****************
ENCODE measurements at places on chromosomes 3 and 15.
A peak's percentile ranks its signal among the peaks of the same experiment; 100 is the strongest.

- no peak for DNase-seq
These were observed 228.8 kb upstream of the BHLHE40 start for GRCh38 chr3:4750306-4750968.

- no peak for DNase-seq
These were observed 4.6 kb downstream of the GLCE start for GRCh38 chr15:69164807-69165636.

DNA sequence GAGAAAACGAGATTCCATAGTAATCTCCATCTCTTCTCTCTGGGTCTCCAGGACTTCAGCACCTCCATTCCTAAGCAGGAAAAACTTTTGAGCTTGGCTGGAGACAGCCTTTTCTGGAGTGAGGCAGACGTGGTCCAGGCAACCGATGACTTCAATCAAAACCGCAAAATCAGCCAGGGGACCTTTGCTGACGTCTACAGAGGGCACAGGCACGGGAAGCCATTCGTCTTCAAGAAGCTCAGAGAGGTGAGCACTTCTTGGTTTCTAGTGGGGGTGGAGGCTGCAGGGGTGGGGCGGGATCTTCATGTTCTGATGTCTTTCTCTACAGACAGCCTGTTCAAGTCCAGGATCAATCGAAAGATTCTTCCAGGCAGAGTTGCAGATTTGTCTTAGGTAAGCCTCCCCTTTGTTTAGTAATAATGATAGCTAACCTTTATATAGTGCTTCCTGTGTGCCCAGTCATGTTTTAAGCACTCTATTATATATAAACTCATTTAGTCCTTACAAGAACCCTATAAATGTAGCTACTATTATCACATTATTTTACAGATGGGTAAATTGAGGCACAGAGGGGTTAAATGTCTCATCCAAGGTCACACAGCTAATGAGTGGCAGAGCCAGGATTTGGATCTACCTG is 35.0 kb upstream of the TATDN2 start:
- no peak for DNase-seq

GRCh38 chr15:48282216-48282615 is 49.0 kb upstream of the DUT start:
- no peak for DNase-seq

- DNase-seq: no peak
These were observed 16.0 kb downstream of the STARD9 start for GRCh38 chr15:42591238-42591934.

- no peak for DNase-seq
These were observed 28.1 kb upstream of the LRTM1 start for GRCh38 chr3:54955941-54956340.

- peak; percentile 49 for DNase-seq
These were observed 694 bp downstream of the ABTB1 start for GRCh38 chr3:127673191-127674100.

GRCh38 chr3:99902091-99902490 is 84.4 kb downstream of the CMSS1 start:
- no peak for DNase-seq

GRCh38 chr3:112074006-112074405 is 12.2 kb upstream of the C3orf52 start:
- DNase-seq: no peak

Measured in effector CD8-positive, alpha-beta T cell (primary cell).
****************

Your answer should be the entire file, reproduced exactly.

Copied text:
ENCODE measurements at places on chromosomes 3 and 15.
A peak's percentile ranks its signal among the peaks of the same experiment; 100 is the strongest.

- no peak for DNase-seq
These were observed 228.8 kb upstream of the BHLHE40 start for GRCh38 chr3:4750306-4750968.

- no peak for DNase-seq
These were observed 4.6 kb downstream of the GLCE start for GRCh38 chr15:69164807-69165636.

DNA sequence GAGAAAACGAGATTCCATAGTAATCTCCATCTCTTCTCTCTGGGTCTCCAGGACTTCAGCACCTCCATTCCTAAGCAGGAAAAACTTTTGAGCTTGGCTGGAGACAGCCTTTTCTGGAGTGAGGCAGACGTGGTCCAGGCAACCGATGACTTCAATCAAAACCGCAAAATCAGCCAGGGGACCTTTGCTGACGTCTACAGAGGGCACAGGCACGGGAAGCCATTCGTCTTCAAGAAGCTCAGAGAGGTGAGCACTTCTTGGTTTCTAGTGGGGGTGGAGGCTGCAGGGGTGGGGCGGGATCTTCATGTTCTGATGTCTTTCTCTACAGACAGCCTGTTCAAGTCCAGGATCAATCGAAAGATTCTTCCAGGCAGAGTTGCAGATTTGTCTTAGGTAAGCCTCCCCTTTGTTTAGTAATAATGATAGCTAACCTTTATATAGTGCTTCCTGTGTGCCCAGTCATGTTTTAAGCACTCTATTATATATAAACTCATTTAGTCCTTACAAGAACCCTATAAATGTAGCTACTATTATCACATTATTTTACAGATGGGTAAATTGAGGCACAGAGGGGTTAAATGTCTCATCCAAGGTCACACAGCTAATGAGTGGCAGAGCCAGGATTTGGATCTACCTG is 35.0 kb upstream of the TATDN2 start:
- no peak for DNase-seq

GRCh38 chr15:48282216-48282615 is 49.0 kb upstream of the DUT start:
- no peak for DNase-seq

- DNase-seq: no peak
These were observed 16.0 kb downstream of the STARD9 start for GRCh38 chr15:42591238-42591934.

- no peak for DNase-seq
These were observed 28.1 kb upstream of the LRTM1 start for GRCh38 chr3:54955941-54956340.

- peak; percentile 49 for DNase-seq
These were observed 694 bp downstream of the ABTB1 start for GRCh38 chr3:127673191-127674100.

GRCh38 chr3:99902091-99902490 is 84.4 kb downstream of the CMSS1 start:
- no peak for DNase-seq

GRCh38 chr3:112074006-112074405 is 12.2 kb upstream of the C3orf52 start:
- DNase-seq: no peak

Measured in effector CD8-positive, alpha-beta T cell (primary cell).